Emily Strand is a Catholic catechetical writer and author of the book Mass 101: Liturgy and Life (Liguori, 2013). She teaches Comparative Religions at Mt. Carmel College of Nursing and is the newest member of the HogPro teaching staff. You can find her on Facebook and Twitter (@ekcstrand).
Part 1: Rowling and the Puritans
Part 2: Rowling’s American Gothic
Part 3: Scourers and PotterMore
Part 4: Meet Newt Scamander
Part 5: Newt-on and Tina Goldstein
Part 6: The Alchemical Big Apple
Part 7: The MACUSA Easter Egg
Part 8: Son of National Treasure?
Part 9: MACUSA and the Founding Fathers
Thanks to Chris Calderon for this speculative adventure!
Throughout the entire run of this now nine part series examining the potential allegory of Fantastic Beasts, I have operated under the assumption that J.K. Rowling isn’t just spinning an empty yarn, but is making a point about the historical connection of the United States to the alchemical aspect of Christian esoteric doctrine, what I call Mythopoeia (after Tolkien). The idea may sound strange, because so far as Americans today are able to tell, there’s nothing remotely esoteric about any of their Founding Founders. Even their religious allegiance is easily challenged in the public square.
This concluding post takes as its jumping off point that the founding members of the 1st Continental Congress were all devoutly religious as Christians and Deists and that they were believers of a particular stripe, namely, those steeped in a conscious knowledge of the alchemical Prisca Theologia tradition. I further contend that it is part of J.K. Rowling’s intent to make us aware of this Framing awareness. In order to grasp the full implications of this post, it helps to read its first part, which can be found here.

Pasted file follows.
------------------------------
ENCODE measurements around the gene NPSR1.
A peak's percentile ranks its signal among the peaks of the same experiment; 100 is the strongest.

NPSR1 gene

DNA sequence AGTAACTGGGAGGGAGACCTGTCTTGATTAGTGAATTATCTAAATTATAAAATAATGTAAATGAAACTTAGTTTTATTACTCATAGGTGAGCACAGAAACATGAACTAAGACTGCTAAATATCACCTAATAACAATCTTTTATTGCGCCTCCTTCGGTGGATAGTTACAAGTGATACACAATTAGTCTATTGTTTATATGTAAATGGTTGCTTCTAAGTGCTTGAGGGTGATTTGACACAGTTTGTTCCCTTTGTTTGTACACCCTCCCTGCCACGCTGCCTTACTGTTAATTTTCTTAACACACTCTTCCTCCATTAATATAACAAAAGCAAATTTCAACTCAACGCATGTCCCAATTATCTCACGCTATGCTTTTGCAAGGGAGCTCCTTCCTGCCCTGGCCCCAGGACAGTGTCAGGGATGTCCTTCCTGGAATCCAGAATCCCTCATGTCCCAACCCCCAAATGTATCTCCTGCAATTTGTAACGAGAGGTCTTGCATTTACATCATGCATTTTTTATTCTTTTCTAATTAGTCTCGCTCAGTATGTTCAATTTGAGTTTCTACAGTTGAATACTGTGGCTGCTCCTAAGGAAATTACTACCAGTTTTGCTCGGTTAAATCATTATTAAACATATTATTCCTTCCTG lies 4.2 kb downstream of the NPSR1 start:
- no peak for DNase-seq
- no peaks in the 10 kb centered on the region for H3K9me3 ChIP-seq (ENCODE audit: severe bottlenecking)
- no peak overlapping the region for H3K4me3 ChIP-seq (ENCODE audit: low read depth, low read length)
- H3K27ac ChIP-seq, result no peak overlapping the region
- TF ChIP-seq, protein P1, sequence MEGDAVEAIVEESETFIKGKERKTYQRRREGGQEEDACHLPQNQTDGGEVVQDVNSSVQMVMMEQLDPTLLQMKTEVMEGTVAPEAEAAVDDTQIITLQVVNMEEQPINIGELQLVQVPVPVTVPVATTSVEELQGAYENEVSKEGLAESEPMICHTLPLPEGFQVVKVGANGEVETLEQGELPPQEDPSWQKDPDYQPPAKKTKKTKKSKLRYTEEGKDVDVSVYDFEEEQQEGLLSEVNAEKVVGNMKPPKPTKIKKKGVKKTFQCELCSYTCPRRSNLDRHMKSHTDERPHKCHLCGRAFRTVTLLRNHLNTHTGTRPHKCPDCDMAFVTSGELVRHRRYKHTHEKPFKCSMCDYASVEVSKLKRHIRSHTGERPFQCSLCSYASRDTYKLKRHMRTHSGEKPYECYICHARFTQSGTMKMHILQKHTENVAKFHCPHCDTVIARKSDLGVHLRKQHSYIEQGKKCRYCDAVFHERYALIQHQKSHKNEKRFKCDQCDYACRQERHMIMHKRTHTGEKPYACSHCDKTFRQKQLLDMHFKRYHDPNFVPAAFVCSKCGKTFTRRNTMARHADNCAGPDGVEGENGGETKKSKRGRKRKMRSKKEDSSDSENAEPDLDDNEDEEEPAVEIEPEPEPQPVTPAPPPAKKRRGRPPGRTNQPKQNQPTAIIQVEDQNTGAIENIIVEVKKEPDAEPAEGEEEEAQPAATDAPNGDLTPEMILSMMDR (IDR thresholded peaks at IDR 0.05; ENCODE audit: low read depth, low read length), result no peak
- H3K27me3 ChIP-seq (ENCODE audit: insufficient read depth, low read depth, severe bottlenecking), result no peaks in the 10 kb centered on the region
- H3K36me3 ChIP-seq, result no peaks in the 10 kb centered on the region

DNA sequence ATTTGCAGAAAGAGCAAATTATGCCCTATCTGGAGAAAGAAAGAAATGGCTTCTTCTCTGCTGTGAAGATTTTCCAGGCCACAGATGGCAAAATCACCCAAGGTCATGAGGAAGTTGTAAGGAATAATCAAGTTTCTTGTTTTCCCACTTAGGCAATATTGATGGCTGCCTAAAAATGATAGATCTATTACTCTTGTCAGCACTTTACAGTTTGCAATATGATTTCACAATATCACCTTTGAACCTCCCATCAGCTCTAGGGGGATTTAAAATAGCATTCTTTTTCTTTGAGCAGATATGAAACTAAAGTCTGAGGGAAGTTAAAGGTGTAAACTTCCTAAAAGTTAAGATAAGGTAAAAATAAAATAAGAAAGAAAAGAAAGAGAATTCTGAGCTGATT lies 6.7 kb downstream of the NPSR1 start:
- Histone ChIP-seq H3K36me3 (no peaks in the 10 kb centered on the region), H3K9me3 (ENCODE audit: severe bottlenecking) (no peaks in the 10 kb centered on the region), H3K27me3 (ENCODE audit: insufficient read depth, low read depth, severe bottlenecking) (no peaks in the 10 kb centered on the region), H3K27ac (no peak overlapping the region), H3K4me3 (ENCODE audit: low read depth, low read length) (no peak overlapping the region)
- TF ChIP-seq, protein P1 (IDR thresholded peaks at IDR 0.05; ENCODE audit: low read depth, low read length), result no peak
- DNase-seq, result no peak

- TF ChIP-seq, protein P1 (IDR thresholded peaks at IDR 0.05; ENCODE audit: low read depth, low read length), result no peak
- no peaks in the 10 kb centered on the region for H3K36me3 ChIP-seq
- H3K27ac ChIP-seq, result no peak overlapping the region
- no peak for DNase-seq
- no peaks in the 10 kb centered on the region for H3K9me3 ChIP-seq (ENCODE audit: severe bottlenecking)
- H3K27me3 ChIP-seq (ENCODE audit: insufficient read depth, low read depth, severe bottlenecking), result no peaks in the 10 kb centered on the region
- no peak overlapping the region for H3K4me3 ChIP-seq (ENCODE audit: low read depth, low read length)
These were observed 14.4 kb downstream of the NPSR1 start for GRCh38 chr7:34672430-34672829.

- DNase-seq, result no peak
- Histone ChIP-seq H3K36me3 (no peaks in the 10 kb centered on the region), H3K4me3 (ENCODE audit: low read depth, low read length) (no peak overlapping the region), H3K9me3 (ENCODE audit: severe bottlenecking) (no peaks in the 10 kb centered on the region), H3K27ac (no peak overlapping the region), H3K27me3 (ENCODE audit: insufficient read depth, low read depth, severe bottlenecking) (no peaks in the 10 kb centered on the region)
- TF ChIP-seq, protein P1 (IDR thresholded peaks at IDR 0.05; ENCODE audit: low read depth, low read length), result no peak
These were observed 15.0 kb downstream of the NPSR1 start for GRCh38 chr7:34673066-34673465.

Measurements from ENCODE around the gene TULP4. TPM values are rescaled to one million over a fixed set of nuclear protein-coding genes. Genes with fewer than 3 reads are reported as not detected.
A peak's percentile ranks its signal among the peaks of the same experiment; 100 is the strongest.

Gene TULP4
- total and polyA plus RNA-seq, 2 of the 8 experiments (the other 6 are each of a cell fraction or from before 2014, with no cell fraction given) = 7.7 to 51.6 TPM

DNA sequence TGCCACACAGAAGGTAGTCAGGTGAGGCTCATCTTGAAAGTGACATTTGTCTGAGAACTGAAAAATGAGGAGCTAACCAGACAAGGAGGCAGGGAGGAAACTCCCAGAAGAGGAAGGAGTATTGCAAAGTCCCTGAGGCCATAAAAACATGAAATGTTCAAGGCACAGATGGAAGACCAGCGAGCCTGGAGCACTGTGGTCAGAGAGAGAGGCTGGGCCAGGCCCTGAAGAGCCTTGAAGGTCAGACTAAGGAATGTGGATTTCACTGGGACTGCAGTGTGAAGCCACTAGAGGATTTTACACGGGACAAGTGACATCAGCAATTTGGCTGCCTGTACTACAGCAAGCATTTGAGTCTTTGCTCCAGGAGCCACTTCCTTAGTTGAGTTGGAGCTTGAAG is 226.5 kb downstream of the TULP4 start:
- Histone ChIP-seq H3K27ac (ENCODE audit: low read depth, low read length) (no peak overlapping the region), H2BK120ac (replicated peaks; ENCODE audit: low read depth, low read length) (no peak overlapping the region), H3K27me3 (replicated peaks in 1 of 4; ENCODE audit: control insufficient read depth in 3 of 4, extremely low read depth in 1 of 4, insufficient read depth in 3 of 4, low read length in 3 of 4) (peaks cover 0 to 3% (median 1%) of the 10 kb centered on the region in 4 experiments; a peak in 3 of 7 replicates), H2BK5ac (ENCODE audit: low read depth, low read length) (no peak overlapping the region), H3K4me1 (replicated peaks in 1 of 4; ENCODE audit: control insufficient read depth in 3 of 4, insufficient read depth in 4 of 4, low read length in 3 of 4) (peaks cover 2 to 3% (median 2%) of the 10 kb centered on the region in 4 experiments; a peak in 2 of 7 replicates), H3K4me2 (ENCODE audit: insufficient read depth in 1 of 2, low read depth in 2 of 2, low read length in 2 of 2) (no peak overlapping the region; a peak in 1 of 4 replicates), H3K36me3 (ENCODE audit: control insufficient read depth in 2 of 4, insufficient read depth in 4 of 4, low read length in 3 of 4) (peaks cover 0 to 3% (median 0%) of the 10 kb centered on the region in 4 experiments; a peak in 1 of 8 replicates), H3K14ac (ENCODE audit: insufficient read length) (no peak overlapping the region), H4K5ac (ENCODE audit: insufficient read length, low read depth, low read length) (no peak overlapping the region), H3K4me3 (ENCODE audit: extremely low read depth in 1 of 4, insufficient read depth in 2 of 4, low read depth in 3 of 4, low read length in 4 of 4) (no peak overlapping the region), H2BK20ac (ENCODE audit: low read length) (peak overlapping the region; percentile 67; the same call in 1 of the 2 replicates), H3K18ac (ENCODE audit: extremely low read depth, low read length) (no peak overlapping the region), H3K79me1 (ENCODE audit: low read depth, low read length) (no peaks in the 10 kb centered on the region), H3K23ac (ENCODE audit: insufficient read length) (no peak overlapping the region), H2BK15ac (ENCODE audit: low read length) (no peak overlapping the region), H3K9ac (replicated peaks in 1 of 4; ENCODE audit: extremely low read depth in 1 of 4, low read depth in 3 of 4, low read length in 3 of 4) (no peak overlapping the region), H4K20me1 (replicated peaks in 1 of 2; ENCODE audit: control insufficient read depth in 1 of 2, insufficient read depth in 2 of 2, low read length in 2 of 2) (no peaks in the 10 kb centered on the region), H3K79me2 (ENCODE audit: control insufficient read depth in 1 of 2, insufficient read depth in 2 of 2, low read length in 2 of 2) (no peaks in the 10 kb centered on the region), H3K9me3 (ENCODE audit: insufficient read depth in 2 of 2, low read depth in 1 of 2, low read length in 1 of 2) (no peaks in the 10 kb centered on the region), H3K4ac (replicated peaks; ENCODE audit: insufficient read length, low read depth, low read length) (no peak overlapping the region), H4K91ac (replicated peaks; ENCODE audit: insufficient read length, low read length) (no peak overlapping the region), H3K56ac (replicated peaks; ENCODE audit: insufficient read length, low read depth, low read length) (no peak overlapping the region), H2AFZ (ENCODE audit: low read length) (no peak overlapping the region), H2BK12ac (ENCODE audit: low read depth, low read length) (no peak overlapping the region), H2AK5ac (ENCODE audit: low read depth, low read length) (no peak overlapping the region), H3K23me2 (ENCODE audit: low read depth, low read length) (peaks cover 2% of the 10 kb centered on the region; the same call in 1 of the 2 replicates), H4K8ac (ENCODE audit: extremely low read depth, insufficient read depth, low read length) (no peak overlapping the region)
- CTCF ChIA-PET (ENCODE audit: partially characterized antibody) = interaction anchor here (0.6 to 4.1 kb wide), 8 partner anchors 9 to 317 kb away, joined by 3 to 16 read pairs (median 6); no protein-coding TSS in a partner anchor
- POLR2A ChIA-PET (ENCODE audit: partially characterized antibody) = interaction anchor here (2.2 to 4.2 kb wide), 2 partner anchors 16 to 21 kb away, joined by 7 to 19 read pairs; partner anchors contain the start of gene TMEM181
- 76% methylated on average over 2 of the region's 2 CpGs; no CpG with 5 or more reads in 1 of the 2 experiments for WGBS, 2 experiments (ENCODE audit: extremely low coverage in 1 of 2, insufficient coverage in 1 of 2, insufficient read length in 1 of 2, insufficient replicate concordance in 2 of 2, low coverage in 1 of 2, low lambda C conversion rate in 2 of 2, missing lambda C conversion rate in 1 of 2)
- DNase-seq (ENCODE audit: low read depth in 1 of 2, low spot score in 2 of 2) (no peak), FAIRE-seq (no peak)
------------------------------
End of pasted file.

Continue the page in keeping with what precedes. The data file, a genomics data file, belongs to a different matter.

Even if the Founders were Christians, I hear you asking, how could they know anything about literary alchemy? Besides, Mythopoeia was the word Tolkien coined for it, and he arrived two whole centuries too late. The simplest and logical answer to the question is that Mythopoeia or Christian Hermeticism was the very background of the all the Founders’ growth, education, religious instruction, and upbringing. Join me below the jump in putting several puzzle pieces together. [Read more…]
At last, the main course, the essential Allegory of Fantastic Beasts, the film adaptation. Believe it or not, a possible deep hidden meaning of Rowling’s first screenplay will be her portrayal of the Magical Congress of the United States of America (MACUSA) and, in this depiction, a sideways look at the philosophical and religious roots of the American Nation. I’m half-convinced we’ll be able to see this in a veiled form behind her portrayal of the wizards of New York.
I’ll have to go into a bit of history and philosophy in order to make Ms. Rowling’s potential point clear. It involves the American Founders and their relation to what the Inklings referred to as Mythopoeia and Warburg scholars Frances Yates and D.P. Walker called “The Ancient Theology”. I will suggest that the Constitutional Framers had a familiarity with the Tradition through their reading of Adam Smith and John Locke, as well as a working knowledge of this Theology in the work of George Berkeley, Alexander Pope, and Edmund Burke. This post is a brief overview of these various historical influences in turn on the Founders and the nation they shape. [Read more…]